Innerleithen. A tranquil, small town in the Borders. Nestled in a quiet valley, surrounded by some of the most picturesque scenery Scotland has to offer. Someone described it yesterday as the ‘heartbeat of mountain biking’ in Scotland. But for one night a year it plays host to the Mighty Deerstalker.

It’s pitched by Rat Race as a trail run of around 10km. It is described as “probably the hardest off-road-Tweed-clad-pipe-lit-plus-four-and-headtorch-wearing run that exists”. And it doesn’t disappoint. At all. I have done Tough Mudder, I have done Total Warrior (which also says its the ‘toughest event on earth’), hell I’ve had babies on nothing more than good breathing, but this? This is without a doubt the hardest physical and mental challenge I have faced.

We arrived in a haze of naivety. Having spoken to various people who had tackled the course previously all I had manage to tease from them was that;

  1. There were hills but that
  2. I’d be fine.

The ‘hills’ turned out to be mountains. And on any other occasion are used for mountain biking tracks. My handy GPS watch informed me afterwards that my total ascent was over 2000ft. At one point I’m sure I resembled a drunk mountain goat trying to pick my way up “The Scree”.

Our start time was 6.15pm which guaranteed we would complete 90% of our race in darkness. And believe me, it’s dark. Eerily so. By the time we had reached the top of the first hill all that was visible were two and a half thousand little white lights bobbing up and down in the darkness. I needed a wee by this point but genuinely had no idea what was two inches to the left or right of me, so I held it. That was a challenge on it’s own let me tell you.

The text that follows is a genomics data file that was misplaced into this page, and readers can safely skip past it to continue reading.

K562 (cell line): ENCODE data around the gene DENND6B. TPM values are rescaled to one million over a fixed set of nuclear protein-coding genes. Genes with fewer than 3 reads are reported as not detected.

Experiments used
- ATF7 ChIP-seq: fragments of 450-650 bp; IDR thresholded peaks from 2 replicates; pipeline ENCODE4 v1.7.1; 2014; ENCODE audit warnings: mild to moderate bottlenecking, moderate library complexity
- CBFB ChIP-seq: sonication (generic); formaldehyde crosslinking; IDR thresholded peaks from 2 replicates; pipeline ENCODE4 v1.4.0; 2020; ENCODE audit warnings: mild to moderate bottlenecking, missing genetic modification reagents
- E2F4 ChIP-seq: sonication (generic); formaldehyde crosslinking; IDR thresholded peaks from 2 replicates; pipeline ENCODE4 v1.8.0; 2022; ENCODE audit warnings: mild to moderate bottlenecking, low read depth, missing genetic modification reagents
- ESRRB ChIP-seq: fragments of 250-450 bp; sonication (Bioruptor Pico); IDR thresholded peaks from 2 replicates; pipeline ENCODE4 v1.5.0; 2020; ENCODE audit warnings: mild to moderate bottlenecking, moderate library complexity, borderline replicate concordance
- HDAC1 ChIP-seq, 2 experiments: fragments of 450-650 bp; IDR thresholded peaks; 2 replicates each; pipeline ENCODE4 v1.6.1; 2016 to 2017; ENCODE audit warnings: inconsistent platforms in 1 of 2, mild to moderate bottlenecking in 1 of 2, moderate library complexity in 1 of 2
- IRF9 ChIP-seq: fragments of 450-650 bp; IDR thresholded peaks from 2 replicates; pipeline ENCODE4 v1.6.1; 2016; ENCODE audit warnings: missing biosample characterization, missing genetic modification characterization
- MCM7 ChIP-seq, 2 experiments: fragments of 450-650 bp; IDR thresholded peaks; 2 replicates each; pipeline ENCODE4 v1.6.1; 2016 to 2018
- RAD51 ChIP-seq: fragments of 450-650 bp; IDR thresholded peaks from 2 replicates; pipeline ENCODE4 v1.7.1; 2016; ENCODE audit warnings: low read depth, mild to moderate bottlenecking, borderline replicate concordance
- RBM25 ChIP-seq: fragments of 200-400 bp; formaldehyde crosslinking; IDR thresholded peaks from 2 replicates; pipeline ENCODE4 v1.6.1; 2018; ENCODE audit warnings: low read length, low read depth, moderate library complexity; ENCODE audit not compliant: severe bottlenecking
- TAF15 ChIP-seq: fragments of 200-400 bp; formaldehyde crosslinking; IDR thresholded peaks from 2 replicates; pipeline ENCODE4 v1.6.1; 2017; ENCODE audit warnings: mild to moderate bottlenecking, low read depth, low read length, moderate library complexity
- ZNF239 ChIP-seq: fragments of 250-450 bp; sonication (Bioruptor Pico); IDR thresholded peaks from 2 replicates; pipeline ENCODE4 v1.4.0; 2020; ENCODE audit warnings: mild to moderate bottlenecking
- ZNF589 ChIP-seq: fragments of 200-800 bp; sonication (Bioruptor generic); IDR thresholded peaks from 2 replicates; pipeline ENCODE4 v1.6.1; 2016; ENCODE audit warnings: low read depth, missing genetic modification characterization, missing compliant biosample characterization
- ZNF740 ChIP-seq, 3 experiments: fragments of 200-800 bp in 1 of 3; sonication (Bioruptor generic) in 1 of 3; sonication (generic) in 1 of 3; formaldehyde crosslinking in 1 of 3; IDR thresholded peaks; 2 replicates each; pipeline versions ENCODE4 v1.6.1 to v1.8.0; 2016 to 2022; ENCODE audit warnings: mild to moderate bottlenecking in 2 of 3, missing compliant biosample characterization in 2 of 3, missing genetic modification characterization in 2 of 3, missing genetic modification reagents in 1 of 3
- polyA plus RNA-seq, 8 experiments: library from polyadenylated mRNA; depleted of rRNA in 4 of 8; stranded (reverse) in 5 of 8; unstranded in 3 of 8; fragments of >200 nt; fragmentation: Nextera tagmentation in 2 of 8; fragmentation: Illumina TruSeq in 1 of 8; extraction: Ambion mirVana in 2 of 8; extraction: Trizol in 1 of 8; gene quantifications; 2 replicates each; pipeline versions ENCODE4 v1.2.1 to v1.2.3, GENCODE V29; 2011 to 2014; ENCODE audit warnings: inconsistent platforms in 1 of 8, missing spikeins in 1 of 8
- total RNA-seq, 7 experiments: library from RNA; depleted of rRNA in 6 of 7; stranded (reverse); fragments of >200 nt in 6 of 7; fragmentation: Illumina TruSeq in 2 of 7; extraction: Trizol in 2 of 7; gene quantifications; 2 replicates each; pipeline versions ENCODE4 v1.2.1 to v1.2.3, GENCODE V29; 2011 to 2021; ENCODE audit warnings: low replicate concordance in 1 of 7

The descents were what scared me. I arrived wearing my trusty asics which have seen me through numerous events and obstacle races in the years I’ve owned them. By the time I set off they had been swapped for a brand new pair of Innov-8’s and let me tell you, best money I have EVER spent. There were no slips, or slides going downhill in these babies. Do you want to know what it feels like running full pelt pretty much vertically down a mountain? AMAZING, that’s what. The feeling of triumph when we reached the bottom almost caused me to cry. Until I noticed the little white lights that seemed to be merging with the stars. That would be the second hill, otherwise known as “The Scree”.

Before that though was the river. There was a sign that advised us if we wanted to do the half stalker we should veer left, for the full stalker it was right. I really needed a wee by this point, my pre workout had worn off and it was getting hard. I almost went left. 100m later I was wishing I had. Jumping into waist high water in March, in Scotland sucks. My brain started telling me I was done, I should get out. By the time I had decided that I would do just that, my legs had gone numb and I actually started enjoying it. Onwards then. We were over half way, how bad could it get?

Bad. Really really bad. There was no warning to the hell that was the second mountain, suddenly we were quite literally bear crawling up loose rock, grabbing on to what ever tufts of grass we could. If I hadn’t been putting literally everything I had into making sure I didn’t fall back down then I would of cried at this point. The only thought in my head was ‘you have to keep going Sarah, just get to the top’. I passed a grown man crying. Needless to say I left him there, I REALLY needed to pee at this point.


9 miles later (10km my ass) I quite literally slid (there was a giant water slide) over the finish line. I couldn’t even speak as a lovely bearded man wearing tweed handed me a curly wurly and a bottle of water. And yet, as I congratulated my running buddy on the fact neither of us had died, the only thing I could think was – that was AMAZING. It was brutal, it was cold, it was scary, and it was mind blowing.

One thing is for sure…this Doe will be back in 2017.